He is a little over one month old now. Every day he grows a little. It’s pretty amazing how human being works. Like I eat all the cakes for him, and somehow my body makes all these cakes into milk. Then little croissant enjoys my milk as much as I enjoy all the cakes.Lol, but honestly breastfeeding is so hard (and pumping sucks). My breast, unfortunately, has clogged once and making it back to normal is one of the most painful things I’ve ever experienced.
Little croissant also eats a lot. When we took classes at the hospital, the birth educator told us you needed to feed your baby every 2 to 3 hours. I thought omg that’s like 8-12 times per day. Nope. I fed him 14 times on average per day.
But besides that and lack of sleep, motherhood is pretty amazing so far. I can stair his face for hours and give up all my bakery/coffee shop runs voluntarily (who am I now?).
That means I pretty much have to bake all the things I crave myself, which isn’t easy when you have a hungry infant around. I still managed to bake quite often, but didn’t have much time to take pictures. The only decent photo I have is the Mini Victoria Sponge Cakes I baked for celebrating his 1 month birthday (Of course I ate the cakes all).
I used the queen of British baking – Mary Berry’s recipe. I know mine doesn’t necessarily look like a traditional Victoria Sponge. The recipe calls for a mini sandwich tin, which I don’t have and opted for a standard US muffin pan. Then I found if I want to make the cake looks like a traditional Victoria sandwich, I have to trim quite a bit of the cake. So I decorate it my way and I am very satisfied with the end result.
I will write more about the recipe in the recipe report below. If you have self-rising flour on hand, this recipe is definitely a keeper. The strawberry season is almost over, so rush to farmer’s market and buy all the last local strawberries while you can. And of course, eat them with a side of Victoria Sponge cake. Or three.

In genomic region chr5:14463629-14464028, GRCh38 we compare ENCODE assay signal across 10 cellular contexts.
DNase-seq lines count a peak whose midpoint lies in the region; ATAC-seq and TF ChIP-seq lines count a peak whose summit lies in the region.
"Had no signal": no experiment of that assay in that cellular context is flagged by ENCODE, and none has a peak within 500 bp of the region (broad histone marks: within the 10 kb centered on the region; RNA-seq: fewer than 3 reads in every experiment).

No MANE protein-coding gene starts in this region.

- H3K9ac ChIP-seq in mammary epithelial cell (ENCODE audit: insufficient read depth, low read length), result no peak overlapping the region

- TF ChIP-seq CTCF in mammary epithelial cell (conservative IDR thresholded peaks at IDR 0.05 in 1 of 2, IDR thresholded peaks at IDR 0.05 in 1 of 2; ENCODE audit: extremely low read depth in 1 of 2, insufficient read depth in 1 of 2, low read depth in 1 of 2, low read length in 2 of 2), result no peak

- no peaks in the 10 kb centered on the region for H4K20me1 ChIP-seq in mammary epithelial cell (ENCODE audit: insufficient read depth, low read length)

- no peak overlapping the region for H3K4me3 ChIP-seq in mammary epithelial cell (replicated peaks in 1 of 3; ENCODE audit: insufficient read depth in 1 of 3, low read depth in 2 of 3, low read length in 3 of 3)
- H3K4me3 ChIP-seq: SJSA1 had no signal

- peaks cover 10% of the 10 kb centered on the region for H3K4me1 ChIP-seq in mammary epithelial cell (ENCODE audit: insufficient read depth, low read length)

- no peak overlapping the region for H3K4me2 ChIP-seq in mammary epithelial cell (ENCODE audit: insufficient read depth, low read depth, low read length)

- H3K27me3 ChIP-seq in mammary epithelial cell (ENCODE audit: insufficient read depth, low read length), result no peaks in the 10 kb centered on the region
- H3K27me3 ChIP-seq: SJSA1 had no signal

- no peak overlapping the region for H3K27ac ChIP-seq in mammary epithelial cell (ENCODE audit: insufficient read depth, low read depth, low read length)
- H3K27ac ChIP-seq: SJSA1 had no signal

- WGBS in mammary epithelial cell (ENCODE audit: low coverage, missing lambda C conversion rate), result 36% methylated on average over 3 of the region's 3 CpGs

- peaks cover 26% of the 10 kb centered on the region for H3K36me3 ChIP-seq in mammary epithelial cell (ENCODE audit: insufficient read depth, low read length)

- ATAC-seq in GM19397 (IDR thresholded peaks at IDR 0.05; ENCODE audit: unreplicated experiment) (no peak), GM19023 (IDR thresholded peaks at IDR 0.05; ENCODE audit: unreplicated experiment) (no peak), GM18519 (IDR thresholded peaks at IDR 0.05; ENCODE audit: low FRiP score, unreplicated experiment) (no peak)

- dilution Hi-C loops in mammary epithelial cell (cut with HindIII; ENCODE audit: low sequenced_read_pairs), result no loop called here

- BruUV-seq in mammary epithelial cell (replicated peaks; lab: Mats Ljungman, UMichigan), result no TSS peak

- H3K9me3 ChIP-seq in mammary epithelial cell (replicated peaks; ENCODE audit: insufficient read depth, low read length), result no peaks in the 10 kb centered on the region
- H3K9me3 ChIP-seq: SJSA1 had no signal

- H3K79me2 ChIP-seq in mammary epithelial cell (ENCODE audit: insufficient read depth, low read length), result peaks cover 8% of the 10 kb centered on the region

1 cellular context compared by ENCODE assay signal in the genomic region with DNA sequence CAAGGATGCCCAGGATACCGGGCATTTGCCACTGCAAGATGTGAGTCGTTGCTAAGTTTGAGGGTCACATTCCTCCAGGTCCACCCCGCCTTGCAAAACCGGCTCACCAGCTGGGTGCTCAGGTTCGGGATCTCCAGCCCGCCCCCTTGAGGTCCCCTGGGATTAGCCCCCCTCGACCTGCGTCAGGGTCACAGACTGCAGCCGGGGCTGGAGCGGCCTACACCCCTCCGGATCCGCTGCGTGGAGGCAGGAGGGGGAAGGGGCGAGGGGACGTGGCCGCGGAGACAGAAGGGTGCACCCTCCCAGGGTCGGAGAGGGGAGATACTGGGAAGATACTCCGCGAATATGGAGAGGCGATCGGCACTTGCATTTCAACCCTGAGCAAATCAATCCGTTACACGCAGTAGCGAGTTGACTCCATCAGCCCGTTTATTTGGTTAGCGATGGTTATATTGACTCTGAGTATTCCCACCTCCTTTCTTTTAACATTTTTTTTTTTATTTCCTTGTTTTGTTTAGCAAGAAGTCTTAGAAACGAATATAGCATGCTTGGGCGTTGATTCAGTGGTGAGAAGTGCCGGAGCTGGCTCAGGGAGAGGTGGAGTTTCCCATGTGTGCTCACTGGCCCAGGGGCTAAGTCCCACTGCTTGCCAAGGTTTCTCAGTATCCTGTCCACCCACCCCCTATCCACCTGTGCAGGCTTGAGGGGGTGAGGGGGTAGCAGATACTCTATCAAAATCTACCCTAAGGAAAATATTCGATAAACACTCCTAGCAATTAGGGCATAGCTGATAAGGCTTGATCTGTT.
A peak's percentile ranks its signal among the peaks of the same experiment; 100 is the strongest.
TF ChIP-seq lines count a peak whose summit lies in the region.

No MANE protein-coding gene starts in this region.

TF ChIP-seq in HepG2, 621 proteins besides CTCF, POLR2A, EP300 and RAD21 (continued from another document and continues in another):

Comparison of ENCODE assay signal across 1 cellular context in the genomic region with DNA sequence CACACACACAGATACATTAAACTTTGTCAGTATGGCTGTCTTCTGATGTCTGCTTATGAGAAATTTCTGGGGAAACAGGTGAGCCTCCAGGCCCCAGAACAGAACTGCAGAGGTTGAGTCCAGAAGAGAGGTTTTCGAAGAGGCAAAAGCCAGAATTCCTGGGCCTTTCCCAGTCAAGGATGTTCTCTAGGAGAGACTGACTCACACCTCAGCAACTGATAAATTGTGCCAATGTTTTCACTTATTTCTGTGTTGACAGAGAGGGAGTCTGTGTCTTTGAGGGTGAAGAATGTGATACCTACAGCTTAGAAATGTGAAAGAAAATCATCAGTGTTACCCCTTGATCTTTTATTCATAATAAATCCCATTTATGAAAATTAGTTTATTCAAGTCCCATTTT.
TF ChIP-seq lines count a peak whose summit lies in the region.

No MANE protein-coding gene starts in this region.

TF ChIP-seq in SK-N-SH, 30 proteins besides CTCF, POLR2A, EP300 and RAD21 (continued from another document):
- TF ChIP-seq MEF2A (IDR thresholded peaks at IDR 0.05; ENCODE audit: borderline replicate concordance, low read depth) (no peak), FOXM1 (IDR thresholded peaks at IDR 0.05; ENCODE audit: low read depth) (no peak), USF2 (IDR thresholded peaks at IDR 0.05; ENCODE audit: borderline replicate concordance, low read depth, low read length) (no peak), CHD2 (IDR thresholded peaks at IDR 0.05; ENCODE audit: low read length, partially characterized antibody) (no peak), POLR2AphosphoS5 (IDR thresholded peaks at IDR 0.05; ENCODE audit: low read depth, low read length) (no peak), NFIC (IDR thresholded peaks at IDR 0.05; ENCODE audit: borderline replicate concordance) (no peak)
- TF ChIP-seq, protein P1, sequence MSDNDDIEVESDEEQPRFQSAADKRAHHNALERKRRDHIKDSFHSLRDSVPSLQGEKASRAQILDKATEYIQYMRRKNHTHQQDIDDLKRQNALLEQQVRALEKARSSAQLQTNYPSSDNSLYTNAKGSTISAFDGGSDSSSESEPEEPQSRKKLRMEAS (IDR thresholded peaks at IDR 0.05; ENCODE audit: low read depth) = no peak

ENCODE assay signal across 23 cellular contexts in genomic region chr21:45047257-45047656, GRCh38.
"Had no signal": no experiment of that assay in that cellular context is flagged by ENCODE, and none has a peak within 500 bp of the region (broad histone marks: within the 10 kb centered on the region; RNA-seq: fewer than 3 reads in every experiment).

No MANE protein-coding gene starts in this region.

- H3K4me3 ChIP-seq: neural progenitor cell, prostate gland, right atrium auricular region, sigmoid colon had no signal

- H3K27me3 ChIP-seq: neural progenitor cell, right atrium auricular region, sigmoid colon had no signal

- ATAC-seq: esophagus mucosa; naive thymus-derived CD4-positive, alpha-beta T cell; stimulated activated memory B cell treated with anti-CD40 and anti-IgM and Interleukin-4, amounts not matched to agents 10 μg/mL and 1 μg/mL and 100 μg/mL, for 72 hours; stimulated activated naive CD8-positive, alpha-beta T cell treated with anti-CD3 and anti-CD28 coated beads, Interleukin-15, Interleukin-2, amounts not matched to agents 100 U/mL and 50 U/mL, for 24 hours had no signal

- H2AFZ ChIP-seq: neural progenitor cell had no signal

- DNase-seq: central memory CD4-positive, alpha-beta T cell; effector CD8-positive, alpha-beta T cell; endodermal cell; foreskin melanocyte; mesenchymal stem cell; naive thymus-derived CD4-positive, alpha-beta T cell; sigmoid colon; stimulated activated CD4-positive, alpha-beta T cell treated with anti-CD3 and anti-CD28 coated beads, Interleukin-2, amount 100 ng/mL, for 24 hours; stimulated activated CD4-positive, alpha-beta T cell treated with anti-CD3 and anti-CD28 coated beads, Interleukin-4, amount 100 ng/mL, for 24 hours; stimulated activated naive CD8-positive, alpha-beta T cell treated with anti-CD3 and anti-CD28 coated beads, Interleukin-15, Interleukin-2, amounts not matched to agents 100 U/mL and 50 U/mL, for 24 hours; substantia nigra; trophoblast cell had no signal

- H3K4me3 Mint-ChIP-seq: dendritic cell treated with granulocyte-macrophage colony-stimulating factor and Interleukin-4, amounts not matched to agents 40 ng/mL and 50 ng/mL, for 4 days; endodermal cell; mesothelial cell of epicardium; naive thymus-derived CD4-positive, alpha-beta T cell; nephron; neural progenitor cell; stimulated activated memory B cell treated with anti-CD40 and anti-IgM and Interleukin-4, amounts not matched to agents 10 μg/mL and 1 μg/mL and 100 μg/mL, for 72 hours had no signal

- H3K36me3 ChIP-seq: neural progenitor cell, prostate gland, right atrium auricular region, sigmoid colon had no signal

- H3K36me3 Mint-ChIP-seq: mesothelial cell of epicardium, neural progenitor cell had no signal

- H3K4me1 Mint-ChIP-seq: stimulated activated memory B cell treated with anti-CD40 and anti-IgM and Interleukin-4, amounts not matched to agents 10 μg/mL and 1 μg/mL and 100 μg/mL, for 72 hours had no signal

Happy summer baking! Until next time, enjoy the beautiful weather and all the summer fruits!
Mini Victoria Sponge Cakes Recipe Report
1. 175g/6oz unsalted butter, at room temperature
2. 175g/6oz caster (or superfine) sugar
3. 3 large free-range eggs, beaten
4. 1 tsp vanilla extract
5. 175g/6oz self-raising flour
6. 300ml/10½fl oz heavy cream
7. Store bought or homemade strawberry jam
1. Preheat the oven to 190C(170C fan)/375F/Gas 5. Lightly grease the tins with butter.
2. Cream the butter and caster sugar together until the mixture is pale and light. Gradually add the beaten eggs, mixing well between each addition and scraping down the sides of the bowl from time to time. Add the vanilla extract and mix to combine.
3. Sift the flour into the bowl and fold in until the mixture is glossy and smooth. Divide the mixture between the mini sandwich tin cups (or muffin pan) and level with a teaspoon.
4. Bake on the middle shelf of the oven for about 15 minutes until golden-brown and springy to the touch. Leave the cakes to cool in the tin for two minutes and then ease onto a wire cooling rack and leave to cool completely.
5. Whip the cream to soft peaks and spoon into a piping bag fitted with a small plain nozzle. Cut each cake in half horizontally with a bread knife. Pipe one dot of the cream in the middle of each cake base and the rest in dots around the edges. Drizzle the jam over the cream, place the sponge tops on and lightly sift icing sugar over the cakes.
OBSERVATIONS & NOTES:
1. I don’t have a UK mini sandwich tin and used a US standard muffin pan instead. The bake time is about the same, but the shape of the cake is slightly different. If you want the cake to look like a traditional Victoria Sandwich, you have to trim quite a bit of the cake off. Therefore, I didn’t follow the last step on how to decorate the cake.
2. This is how I decorate my mini Victoria Sponge – flip the cake upside down and trim off the “muffin top”. Cut the cake in half horizontally and spread with strawberry jam. Assemble the cake back together and top with whipped cream. Place a cute little strawberry on top.